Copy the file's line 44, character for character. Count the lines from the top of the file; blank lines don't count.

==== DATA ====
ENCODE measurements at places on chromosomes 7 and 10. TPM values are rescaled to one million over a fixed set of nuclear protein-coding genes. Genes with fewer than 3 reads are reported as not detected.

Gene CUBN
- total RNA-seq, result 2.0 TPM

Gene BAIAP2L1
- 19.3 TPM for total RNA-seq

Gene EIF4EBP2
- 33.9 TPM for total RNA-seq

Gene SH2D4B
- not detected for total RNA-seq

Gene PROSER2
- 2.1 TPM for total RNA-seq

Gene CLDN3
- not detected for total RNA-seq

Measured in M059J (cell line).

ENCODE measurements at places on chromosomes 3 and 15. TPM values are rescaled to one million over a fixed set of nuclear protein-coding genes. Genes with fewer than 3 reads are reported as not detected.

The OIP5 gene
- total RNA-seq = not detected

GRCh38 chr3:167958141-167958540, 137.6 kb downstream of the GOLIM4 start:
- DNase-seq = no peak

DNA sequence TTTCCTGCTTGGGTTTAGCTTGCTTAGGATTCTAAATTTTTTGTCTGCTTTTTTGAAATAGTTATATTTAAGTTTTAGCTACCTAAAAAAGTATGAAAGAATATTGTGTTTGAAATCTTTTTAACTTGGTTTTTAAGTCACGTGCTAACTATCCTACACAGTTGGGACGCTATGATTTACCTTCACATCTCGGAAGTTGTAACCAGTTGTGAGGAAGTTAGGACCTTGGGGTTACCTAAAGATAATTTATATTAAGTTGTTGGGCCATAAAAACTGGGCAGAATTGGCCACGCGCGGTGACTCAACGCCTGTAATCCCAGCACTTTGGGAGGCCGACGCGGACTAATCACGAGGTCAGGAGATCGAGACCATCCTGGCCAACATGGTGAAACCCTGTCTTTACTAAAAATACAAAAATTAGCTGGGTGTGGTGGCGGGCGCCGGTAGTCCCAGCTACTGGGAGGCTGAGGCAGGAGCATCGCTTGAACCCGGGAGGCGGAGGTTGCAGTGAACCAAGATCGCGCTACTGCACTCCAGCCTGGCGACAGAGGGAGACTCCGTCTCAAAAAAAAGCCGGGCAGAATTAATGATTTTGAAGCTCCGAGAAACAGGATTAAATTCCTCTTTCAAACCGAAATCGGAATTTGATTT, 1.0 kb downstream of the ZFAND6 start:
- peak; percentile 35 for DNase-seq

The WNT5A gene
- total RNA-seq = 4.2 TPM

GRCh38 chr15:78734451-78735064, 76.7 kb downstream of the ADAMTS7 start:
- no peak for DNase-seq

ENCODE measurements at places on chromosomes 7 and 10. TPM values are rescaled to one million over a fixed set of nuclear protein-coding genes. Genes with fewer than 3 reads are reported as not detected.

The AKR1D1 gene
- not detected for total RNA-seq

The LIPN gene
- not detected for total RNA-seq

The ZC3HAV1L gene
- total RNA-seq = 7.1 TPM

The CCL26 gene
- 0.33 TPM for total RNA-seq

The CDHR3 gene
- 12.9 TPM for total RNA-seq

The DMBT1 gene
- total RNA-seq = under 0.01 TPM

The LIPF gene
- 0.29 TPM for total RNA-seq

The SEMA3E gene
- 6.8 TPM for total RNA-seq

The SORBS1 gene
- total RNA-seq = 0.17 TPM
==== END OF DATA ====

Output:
- total RNA-seq = 0.17 TPM